(Research) A case study of the development of a mobile game based on geolocation
ICTs and the engineering of encounters: A case study of the development of a mobile game based on the geolocation of terminals, a talk by Christian Licoppe, presented at the Digiplay seminar convened by Dr Nicola Green at University of Surrey
By means of tests and user feedback, designers initially oriented towards the concept of a multi-player role playing game for mobile phones, targeted towards a specific audience, will shift their design strategy. They will gradually grasp the potential represented by the possibility of users “seeing” their mutual positions on mobile screens in order to enter into contact with one another. Their design work will focus on the engineering of encounters, through an innovative geolocalised service which is now oriented towards any mobile phone user (and not only gamers) – a generic device that anyone could use in principle. The design trajectory moves away from the development of a highly scripted, distinctive game towards the development of a generic information and communication technology.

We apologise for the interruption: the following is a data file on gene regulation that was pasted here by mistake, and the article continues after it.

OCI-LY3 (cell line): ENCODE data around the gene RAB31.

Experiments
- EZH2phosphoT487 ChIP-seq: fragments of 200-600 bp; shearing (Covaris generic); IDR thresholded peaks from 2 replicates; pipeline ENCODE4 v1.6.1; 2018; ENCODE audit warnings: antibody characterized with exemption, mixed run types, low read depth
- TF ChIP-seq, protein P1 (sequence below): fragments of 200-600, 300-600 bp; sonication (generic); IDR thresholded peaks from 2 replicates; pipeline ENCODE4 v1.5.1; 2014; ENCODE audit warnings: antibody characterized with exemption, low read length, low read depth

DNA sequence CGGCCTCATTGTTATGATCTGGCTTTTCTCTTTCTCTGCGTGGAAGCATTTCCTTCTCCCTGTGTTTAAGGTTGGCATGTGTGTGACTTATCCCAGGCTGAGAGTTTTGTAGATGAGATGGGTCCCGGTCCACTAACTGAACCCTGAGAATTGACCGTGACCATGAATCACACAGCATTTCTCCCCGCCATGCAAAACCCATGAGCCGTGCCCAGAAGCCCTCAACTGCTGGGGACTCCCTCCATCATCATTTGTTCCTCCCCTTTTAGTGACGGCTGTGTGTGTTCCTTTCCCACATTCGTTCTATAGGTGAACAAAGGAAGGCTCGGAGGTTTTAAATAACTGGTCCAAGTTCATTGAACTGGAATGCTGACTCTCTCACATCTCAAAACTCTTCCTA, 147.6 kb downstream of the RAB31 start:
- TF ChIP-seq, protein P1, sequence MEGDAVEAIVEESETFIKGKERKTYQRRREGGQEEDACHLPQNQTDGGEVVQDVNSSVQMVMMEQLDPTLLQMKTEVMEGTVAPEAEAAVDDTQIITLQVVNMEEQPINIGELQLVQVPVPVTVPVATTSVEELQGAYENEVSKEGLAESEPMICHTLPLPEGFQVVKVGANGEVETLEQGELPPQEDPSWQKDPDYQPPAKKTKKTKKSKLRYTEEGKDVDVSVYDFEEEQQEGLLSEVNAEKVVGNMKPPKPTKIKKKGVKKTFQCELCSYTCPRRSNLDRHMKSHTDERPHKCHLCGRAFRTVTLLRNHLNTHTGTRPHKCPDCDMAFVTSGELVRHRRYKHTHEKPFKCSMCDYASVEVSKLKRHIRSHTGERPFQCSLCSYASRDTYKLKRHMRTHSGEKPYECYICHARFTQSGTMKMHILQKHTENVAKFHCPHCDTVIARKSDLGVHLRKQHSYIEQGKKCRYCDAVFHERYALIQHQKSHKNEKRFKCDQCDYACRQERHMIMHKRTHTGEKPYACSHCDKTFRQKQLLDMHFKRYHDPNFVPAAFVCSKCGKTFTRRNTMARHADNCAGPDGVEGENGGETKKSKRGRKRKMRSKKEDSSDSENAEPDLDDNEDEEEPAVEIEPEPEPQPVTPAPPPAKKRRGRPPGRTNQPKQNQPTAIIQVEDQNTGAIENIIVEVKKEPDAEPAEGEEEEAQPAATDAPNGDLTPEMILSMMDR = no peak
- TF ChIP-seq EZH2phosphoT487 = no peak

Since the services they design are based on location tracking, they are particularly interesting from a sociological standpoint. Geolocation embeds issues of space and place directly into the engineering of mediated encounters. Up to now, electronic encounters were a characteristic feature of Internet world, i.e. in situations where actors use a connected personal computer. The development of mobile technology actually introduces original possibilities of exploiting cell phone tracking (in wireless network or through satellite positioning) to engineer disembodied meetings “on screens”. Since mobile phones almost always accompany their owners as they move about, a geographic position (that of their “geolocated” terminal) can be associated with personal electronic identities. The mobile phone screen may become a map of the cityscape, and icons or avatars represent the location of the players that move in it.